The membrane topology of Vitamin K epoxide reductase is conserved between human isoforms and the bacterial enzyme

Zhenbo Cao, Marcel Van Lith, Lorna J. Mitchell, Marie Anne Pringle, Kenji Inaba, Neil J. Bulleid

Research output: Contribution to journalArticlepeer-review

13 Citations (Scopus)


The membrane topology of vitamin K epoxide reductase (VKOR) is controversial with data supporting both a three transmembrane and a four transmembrane model. The positioning of the transmembrane domains and the loops between these domains is critical if we are to understand the mechanism of vitamin K oxidation and its recycling by members of the thioredoxin family of proteins and the mechanism of action of warfarin, an inhibitor of VKOR. Here we show that both mammalian VKOR isoforms adopt the same topology, with the large loop between transmembrane one and two facing the lumen of the endoplasmic reticulum (ER). We used a redox sensitive green fluorescent protein (GFP) fused to the N- or C-terminus to show that these regions face the cytosol, and introduction of glycosylation sites along with mixed disulfide formation with thioredoxin-like transmembrane protein (TMX) to demonstrate ER localization of the major loop. The topology is identical with the bacterial homologue from Synechococcus sp., for which the structure and mechanism of recycling has been characterized. Our results provide a resolution to the membrane topology controversy and support previous results suggesting a role for members of the ER protein disulfide isomerase (PDI) family in recycling VKOR.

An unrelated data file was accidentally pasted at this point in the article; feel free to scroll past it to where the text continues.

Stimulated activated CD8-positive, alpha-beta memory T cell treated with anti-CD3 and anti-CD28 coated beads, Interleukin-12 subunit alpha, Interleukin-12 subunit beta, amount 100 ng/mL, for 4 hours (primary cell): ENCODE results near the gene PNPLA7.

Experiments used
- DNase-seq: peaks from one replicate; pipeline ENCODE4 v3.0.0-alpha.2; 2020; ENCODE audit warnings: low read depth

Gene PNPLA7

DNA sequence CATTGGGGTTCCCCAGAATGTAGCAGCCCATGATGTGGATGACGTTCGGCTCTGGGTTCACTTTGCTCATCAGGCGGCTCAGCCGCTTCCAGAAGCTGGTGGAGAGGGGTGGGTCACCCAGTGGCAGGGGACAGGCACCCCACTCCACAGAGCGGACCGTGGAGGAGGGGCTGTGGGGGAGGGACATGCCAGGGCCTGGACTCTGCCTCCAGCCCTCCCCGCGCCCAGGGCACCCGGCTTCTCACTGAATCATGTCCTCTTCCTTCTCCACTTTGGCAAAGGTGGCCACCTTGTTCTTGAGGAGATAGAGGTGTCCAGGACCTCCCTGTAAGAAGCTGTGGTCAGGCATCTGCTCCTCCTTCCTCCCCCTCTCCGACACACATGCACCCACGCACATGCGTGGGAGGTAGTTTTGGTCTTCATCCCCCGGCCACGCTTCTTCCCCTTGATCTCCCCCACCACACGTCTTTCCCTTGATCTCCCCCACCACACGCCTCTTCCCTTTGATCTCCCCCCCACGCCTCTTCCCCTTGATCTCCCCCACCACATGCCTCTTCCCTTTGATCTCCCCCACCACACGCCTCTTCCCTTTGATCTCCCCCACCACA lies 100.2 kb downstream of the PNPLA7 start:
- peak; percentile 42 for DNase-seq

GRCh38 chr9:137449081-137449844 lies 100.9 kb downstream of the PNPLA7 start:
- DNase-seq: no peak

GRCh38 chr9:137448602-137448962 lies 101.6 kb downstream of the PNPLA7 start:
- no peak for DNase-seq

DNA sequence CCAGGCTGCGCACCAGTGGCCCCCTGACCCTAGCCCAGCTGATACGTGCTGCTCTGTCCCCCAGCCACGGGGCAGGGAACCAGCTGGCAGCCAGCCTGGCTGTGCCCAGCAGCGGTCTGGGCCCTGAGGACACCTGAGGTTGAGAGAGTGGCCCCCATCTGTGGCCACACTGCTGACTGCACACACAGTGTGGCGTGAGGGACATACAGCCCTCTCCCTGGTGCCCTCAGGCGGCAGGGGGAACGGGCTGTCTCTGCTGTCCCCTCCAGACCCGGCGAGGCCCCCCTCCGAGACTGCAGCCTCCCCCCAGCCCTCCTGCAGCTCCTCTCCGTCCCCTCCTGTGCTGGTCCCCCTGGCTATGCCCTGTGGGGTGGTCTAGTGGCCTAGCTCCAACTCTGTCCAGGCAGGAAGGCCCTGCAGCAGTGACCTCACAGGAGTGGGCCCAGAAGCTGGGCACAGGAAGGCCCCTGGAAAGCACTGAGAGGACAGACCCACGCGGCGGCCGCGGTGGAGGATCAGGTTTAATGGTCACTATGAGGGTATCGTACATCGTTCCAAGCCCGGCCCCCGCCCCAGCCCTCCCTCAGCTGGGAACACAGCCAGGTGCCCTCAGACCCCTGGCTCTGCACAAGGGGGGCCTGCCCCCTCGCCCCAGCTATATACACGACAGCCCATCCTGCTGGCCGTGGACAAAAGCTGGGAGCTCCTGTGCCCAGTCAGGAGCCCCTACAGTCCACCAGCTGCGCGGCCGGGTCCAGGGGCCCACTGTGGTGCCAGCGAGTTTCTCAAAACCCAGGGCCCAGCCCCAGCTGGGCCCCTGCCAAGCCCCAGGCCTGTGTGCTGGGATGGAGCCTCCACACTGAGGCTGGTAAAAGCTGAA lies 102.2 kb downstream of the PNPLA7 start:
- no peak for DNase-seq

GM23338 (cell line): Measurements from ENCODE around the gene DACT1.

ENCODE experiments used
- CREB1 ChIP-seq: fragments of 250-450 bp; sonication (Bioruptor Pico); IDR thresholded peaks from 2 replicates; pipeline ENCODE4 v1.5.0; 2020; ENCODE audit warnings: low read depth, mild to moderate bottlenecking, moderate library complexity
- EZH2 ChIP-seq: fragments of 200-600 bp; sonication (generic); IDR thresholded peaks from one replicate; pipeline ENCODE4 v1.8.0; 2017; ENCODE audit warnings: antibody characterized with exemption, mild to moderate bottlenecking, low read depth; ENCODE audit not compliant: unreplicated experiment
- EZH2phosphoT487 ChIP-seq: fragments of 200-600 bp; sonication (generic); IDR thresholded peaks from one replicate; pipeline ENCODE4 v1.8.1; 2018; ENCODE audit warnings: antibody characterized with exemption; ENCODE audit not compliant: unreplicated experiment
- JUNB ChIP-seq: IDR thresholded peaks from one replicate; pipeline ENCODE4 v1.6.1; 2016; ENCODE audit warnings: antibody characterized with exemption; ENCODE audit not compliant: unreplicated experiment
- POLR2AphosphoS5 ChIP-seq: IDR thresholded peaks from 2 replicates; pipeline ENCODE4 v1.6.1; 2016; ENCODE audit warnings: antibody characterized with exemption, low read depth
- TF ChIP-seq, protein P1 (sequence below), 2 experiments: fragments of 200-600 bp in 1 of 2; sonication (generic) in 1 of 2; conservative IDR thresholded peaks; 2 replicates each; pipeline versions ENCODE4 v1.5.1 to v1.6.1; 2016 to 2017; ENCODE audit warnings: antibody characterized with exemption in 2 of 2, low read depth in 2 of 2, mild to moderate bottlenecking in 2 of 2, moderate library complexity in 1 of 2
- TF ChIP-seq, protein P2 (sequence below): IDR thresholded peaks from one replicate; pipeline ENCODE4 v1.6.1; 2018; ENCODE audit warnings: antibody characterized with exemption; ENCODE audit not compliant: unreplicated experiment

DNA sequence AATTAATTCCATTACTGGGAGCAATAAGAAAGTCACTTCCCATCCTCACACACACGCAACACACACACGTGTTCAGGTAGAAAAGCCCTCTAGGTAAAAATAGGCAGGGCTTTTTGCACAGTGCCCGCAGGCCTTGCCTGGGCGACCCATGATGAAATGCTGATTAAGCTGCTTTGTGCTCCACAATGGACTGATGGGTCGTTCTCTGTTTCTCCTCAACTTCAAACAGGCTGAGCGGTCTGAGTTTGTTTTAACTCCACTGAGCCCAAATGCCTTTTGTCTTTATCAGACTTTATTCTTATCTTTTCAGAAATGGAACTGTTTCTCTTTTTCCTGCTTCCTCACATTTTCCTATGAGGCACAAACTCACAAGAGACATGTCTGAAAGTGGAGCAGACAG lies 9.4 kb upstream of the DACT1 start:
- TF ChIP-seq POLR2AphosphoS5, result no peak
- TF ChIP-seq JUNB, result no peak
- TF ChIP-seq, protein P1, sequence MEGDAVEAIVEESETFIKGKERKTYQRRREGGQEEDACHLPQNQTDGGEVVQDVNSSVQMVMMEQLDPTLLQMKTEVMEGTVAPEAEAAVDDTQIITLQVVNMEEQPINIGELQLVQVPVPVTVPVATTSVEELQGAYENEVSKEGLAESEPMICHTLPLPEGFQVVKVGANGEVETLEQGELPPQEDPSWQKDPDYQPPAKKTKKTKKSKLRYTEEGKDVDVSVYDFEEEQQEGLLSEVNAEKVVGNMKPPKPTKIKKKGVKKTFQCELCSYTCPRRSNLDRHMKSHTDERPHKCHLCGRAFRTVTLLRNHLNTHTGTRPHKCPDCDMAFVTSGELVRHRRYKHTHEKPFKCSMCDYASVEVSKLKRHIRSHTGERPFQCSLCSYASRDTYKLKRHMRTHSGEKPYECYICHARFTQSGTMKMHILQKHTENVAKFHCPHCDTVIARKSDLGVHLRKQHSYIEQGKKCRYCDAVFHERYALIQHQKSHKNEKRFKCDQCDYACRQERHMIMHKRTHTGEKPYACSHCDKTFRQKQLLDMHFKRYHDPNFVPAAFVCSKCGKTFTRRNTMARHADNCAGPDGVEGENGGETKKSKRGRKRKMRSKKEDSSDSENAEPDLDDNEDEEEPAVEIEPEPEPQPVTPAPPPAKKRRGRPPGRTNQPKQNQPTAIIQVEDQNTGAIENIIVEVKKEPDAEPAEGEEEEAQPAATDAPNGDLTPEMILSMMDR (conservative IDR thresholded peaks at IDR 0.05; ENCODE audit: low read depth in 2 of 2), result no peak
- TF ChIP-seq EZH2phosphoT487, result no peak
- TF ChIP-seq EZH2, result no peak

Original languageEnglish
Pages (from-to)851-858
Number of pages8
JournalBiochemical Journal
Issue number7
Publication statusPublished - 2016 Apr 1


  • Endoplasmic reticulum
  • Membrane protein
  • Redox-sensitive green fluorescent protein (gfp)
  • Thioredoxin (tmx)
  • Vitamin K
  • Vitamin K epoxide reductase.

ASJC Scopus subject areas

  • Biochemistry
  • Molecular Biology
  • Cell Biology


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